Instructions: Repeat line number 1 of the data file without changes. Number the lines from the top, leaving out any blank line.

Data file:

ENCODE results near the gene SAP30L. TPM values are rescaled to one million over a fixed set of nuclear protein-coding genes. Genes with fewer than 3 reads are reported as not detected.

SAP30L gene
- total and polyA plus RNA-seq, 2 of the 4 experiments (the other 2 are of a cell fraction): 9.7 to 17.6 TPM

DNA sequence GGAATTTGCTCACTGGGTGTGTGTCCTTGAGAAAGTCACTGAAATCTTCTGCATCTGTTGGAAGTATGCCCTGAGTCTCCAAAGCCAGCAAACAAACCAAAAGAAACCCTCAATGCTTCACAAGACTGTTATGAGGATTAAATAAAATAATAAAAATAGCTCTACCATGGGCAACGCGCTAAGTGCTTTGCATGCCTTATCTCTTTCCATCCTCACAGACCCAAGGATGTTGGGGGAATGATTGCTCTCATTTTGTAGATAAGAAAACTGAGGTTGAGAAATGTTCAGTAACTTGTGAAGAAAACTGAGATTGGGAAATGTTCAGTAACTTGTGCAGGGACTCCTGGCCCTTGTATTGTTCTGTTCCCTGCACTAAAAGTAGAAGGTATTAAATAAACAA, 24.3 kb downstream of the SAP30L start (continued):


ENCODE results near the gene SAP30L. TPM values are rescaled to one million over a fixed set of nuclear protein-coding genes. Genes with fewer than 3 reads are reported as not detected.